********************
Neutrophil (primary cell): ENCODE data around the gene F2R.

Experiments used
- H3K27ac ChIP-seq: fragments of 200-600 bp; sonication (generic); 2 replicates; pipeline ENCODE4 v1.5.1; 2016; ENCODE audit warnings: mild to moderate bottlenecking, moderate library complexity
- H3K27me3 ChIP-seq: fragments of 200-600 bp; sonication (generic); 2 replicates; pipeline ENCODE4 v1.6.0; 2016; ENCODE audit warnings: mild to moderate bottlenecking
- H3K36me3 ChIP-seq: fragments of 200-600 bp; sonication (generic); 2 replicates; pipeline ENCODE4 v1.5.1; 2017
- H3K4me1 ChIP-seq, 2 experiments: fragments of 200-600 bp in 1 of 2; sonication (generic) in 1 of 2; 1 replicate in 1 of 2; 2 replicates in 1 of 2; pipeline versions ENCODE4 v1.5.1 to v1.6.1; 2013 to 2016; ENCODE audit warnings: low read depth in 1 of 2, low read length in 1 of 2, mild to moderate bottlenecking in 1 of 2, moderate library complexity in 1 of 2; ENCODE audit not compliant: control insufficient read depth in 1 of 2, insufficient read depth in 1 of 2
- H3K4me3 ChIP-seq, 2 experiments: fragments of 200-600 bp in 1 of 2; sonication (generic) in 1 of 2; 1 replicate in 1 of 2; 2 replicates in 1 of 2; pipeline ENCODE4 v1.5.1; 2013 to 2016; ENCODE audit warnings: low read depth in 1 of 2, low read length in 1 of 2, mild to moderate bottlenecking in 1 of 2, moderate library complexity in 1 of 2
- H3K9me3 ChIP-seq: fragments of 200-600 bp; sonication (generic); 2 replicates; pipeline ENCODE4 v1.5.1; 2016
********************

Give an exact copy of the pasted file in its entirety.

Neutrophil (primary cell): ENCODE data around the gene F2R.

Experiments used
- H3K27ac ChIP-seq: fragments of 200-600 bp; sonication (generic); 2 replicates; pipeline ENCODE4 v1.5.1; 2016; ENCODE audit warnings: mild to moderate bottlenecking, moderate library complexity
- H3K27me3 ChIP-seq: fragments of 200-600 bp; sonication (generic); 2 replicates; pipeline ENCODE4 v1.6.0; 2016; ENCODE audit warnings: mild to moderate bottlenecking
- H3K36me3 ChIP-seq: fragments of 200-600 bp; sonication (generic); 2 replicates; pipeline ENCODE4 v1.5.1; 2017
- H3K4me1 ChIP-seq, 2 experiments: fragments of 200-600 bp in 1 of 2; sonication (generic) in 1 of 2; 1 replicate in 1 of 2; 2 replicates in 1 of 2; pipeline versions ENCODE4 v1.5.1 to v1.6.1; 2013 to 2016; ENCODE audit warnings: low read depth in 1 of 2, low read length in 1 of 2, mild to moderate bottlenecking in 1 of 2, moderate library complexity in 1 of 2; ENCODE audit not compliant: control insufficient read depth in 1 of 2, insufficient read depth in 1 of 2
- H3K4me3 ChIP-seq, 2 experiments: fragments of 200-600 bp in 1 of 2; sonication (generic) in 1 of 2; 1 replicate in 1 of 2; 2 replicates in 1 of 2; pipeline ENCODE4 v1.5.1; 2013 to 2016; ENCODE audit warnings: low read depth in 1 of 2, low read length in 1 of 2, mild to moderate bottlenecking in 1 of 2, moderate library complexity in 1 of 2
- H3K9me3 ChIP-seq: fragments of 200-600 bp; sonication (generic); 2 replicates; pipeline ENCODE4 v1.5.1; 2016